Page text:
“Production has been made aware that a BB Art Department crew members has been exposed to someone who has tested positive for COVID-19,” an internal email from production company Endemol Shine Australia obtained by The Daily Telegraph read.
“The crew member is currently feeling well and showing no symptoms of the virus however is being tested and now self-isolating. As a precaution the site is currently in lockdown pending testing and further advice.”
The long running Channel 7 television drama is shot at Seven’s Eveleigh studios and on location at Sydney’s Palm Beach.
“Seven Studios advised today that it would halt filming of Home and Away immediately,” a Seven spokeswoman said.
“It confirmed that no cast or crew had tested positive for COVID-19, but that the decision was made due to the increasing logistical hurdles related to the COVID-19 situation.”
Seven’s reigning breakfast queen Samantha Armytage has taken unscheduled leave from Sunrise, report News Corp’s Annette Sharp and Briana Domjen.
The presenter went on leave last Monday after talks with Seven news director Craig McPherson and Sunrise executive producer Michael Pell.
In a social media post last week, Armytage said she had been laid low in recent months with a “respiratory infection” and was frightened by the coronavirus outbreak.
“Hi all, I’m taking a few weeks off work as I’ve had a respiratory infection – for three months – since the bushfires and it just won’t heal,” she posted in an Instagram story with an accompanying photograph showing the presenter, in woollen winter wear, with her dog.
“I DON’T have coronavirus but I’m worried I’ll get it if I don’t get better. Thought it was a good time to lie low,” Armytage added.
The 2020 AFL season has been postponed after just one round due to the coronavirus outbreak, CEO Gil McLachlan announced at a press conference held at half-time during the Hawthorn v Brisbane game at the MCG being shown on Seven and Fox Footy.
The 2020 NAB AFL Women’s season has been cancelled, with no premiership to be awarded.
Clubs were on Sunday afternoon informed of the decision reached by the AFL Commission. The scheduled Hawthorn-Brisbane and West Coast-Melbourne games were completed to finish round one.
Until the football resumes, Port Adelaide sit on top of the AFL ladder and their Saturday opponent Gold Coast is on the bottom.
McLachlan said the AFL industry was facing its biggest financial crisis in its history, but the key priority was to do everything possible to keep players, staff, and supporters healthy and well through this pandemic.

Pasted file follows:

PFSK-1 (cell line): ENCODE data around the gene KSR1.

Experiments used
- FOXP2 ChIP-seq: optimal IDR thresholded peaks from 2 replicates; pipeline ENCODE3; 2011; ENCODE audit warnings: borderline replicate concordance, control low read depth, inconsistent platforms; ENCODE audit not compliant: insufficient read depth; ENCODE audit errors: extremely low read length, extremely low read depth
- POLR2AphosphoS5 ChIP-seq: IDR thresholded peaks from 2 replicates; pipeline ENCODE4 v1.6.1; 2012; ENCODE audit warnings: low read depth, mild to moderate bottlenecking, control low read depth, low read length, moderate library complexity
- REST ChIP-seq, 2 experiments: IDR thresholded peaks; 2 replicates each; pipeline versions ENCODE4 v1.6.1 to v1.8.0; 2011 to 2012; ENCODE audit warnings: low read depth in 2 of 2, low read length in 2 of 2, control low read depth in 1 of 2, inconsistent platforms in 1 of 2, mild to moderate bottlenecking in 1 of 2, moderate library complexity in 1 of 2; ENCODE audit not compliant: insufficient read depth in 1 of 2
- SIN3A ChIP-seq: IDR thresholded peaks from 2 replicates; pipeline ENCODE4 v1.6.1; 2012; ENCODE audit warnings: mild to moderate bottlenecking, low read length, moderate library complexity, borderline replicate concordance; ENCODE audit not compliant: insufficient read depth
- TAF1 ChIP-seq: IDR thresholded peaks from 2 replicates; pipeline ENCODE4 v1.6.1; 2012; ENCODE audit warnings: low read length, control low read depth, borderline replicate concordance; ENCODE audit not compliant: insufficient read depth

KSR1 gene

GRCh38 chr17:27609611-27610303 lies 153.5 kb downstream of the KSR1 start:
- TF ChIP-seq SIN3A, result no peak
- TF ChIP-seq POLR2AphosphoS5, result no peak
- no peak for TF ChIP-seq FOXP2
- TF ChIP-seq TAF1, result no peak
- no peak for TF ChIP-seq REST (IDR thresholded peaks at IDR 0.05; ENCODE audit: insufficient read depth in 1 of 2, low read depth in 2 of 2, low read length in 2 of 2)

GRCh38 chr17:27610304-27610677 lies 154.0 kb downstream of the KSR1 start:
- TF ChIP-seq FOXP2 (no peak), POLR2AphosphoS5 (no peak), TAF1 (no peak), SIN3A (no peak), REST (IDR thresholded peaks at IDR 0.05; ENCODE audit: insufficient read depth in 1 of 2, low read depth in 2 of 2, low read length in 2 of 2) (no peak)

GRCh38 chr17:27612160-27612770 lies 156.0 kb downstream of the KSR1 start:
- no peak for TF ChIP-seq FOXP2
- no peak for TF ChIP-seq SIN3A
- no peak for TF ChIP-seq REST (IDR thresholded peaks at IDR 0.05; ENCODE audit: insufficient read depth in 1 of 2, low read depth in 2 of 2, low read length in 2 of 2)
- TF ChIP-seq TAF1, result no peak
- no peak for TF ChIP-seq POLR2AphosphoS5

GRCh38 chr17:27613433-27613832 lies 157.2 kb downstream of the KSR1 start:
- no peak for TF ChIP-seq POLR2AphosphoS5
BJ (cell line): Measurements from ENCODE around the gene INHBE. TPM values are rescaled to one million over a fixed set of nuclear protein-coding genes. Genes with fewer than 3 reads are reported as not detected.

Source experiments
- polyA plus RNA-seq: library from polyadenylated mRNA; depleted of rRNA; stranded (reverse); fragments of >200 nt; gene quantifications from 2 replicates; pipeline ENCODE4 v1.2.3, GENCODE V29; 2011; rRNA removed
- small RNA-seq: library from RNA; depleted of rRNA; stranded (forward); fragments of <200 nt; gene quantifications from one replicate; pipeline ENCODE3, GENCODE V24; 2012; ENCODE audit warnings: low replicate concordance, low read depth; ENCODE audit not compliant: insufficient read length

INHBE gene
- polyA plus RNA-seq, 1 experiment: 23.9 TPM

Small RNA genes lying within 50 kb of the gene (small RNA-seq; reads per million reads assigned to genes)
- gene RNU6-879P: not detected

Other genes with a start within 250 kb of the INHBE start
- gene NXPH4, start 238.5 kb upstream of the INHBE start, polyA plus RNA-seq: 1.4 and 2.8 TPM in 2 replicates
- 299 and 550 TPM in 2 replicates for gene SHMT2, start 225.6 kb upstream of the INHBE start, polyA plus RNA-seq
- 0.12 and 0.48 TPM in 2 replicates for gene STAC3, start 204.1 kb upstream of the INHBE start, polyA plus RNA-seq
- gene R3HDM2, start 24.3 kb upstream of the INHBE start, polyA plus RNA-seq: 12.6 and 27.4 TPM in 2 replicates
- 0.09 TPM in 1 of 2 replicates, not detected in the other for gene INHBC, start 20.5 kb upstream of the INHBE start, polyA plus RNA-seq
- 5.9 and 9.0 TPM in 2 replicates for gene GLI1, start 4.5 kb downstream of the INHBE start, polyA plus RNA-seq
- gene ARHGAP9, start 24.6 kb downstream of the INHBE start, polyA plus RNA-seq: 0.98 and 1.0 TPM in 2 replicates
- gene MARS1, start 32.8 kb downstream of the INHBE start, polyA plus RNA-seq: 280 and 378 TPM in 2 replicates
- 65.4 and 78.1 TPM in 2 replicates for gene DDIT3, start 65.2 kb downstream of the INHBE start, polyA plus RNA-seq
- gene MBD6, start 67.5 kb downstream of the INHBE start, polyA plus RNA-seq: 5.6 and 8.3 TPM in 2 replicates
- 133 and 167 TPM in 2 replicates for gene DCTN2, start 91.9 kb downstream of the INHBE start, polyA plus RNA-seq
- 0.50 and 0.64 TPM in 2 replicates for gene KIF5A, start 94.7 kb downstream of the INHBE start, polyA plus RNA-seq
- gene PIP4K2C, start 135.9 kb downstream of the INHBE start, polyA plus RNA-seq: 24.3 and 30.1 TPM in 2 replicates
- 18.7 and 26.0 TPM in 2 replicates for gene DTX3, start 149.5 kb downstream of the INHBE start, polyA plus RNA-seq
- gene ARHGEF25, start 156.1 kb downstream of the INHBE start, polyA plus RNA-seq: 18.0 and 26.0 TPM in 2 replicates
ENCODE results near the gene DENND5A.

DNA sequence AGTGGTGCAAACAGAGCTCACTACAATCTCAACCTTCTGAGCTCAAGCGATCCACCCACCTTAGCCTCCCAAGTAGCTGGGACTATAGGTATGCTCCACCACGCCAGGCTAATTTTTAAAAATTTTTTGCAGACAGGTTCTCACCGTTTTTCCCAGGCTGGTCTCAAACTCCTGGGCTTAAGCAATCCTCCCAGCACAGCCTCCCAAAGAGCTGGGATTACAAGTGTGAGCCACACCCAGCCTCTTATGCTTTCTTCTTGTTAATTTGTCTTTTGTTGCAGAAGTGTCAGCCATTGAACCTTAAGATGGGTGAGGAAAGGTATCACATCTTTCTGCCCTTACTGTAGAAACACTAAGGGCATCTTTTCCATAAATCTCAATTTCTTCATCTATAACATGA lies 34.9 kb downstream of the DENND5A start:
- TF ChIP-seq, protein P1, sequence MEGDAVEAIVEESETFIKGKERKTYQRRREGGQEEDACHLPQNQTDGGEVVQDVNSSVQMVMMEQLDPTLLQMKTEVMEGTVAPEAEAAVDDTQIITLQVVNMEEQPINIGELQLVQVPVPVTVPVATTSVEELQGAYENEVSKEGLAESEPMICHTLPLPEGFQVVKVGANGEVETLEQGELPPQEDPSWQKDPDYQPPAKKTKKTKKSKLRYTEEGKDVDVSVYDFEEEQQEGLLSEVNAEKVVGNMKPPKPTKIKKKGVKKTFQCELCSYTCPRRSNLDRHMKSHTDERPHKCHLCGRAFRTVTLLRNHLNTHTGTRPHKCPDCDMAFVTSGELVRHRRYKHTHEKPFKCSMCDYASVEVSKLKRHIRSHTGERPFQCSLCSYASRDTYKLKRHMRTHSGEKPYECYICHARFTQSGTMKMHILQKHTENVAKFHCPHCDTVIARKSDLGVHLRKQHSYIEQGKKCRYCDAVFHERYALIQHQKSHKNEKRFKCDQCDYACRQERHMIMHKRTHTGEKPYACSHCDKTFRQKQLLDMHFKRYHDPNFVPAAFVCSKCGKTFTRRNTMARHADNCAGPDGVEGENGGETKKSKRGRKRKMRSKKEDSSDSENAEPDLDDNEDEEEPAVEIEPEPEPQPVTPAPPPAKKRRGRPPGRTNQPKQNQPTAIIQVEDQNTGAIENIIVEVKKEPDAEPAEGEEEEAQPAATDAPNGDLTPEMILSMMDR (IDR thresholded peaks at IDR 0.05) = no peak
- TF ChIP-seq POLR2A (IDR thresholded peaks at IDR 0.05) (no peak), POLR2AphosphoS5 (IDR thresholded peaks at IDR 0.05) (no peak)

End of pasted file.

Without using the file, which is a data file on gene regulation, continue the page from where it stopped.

“Our industry provides livelihoods for thousands and thousands of people but our key focus at the moment – like every organisation in the country – is to do everything that needs to be done to help slow the spread of this virus and to keep people as healthy as possible,” Mr McLachlan said.
“To say this is the most serious threat to our game in 100 years is an understatement. It is unprecedented in its impact. It is unprecedented in the impact it is having on our game and the wider community, and as a community and as a code, we all need to take the unprecedented and required actions to get through this together.”
There has been unilateral support from players and the media of the move to stop playing. The decision however will leave both Seven and Fox Footy with big holes in their schedules.
Fox Footy showed an “emergency” edition of AFL 360 after Sunday’s late game at 9pm which was then followed by the first, and hopefully not the last, edition of Bounce for 2020.
The NRL has reaffirmed its commitment on Sunday to continue playing the Telstra Premiership season for the time being, reports NRL.com’s Brad Walter.
NRL CEO Todd Greenberg said it was the ARL Commission’s intention to proceed with the competition until there is advice from government to shut down matches.
Greenberg said they had “given careful consideration to today’s federal and state government decisions to shut down non-essential services, locations and travel”.
“We have, and always will, stringently follow all government health advice and medical protocols to protect the health and safety of the community, and our players,” he added.
ARL chairman Peter V’landys said on Channel Nine on Sunday night that rugby league would remain focused on keeping its season afloat unless told otherwise by the government or health authorities.